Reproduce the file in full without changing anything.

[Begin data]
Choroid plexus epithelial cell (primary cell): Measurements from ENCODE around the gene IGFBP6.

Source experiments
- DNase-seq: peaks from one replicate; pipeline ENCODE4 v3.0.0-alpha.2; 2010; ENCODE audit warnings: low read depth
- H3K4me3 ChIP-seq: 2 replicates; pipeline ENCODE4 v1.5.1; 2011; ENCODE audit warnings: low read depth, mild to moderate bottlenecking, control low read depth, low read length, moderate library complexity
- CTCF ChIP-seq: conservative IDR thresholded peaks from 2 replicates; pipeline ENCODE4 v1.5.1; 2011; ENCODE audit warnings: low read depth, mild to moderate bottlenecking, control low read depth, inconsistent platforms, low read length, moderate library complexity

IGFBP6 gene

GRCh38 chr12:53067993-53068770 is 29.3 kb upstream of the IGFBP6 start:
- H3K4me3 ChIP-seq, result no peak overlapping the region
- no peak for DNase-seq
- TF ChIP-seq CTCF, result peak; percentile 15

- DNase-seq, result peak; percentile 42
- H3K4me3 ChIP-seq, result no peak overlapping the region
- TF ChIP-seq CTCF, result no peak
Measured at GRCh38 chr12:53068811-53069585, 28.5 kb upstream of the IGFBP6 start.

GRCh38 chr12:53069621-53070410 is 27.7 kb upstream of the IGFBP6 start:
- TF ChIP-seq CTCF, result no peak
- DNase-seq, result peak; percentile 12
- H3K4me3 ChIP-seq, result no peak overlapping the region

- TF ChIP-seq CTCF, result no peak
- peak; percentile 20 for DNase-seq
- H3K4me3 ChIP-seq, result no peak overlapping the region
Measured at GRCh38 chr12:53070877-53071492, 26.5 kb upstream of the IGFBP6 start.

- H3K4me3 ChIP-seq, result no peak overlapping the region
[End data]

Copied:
Choroid plexus epithelial cell (primary cell): Measurements from ENCODE around the gene IGFBP6.

Source experiments
- DNase-seq: peaks from one replicate; pipeline ENCODE4 v3.0.0-alpha.2; 2010; ENCODE audit warnings: low read depth
- H3K4me3 ChIP-seq: 2 replicates; pipeline ENCODE4 v1.5.1; 2011; ENCODE audit warnings: low read depth, mild to moderate bottlenecking, control low read depth, low read length, moderate library complexity
- CTCF ChIP-seq: conservative IDR thresholded peaks from 2 replicates; pipeline ENCODE4 v1.5.1; 2011; ENCODE audit warnings: low read depth, mild to moderate bottlenecking, control low read depth, inconsistent platforms, low read length, moderate library complexity

IGFBP6 gene

GRCh38 chr12:53067993-53068770 is 29.3 kb upstream of the IGFBP6 start:
- H3K4me3 ChIP-seq, result no peak overlapping the region
- no peak for DNase-seq
- TF ChIP-seq CTCF, result peak; percentile 15

- DNase-seq, result peak; percentile 42
- H3K4me3 ChIP-seq, result no peak overlapping the region
- TF ChIP-seq CTCF, result no peak
Measured at GRCh38 chr12:53068811-53069585, 28.5 kb upstream of the IGFBP6 start.

GRCh38 chr12:53069621-53070410 is 27.7 kb upstream of the IGFBP6 start:
- TF ChIP-seq CTCF, result no peak
- DNase-seq, result peak; percentile 12
- H3K4me3 ChIP-seq, result no peak overlapping the region

- TF ChIP-seq CTCF, result no peak
- peak; percentile 20 for DNase-seq
- H3K4me3 ChIP-seq, result no peak overlapping the region
Measured at GRCh38 chr12:53070877-53071492, 26.5 kb upstream of the IGFBP6 start.

- H3K4me3 ChIP-seq, result no peak overlapping the region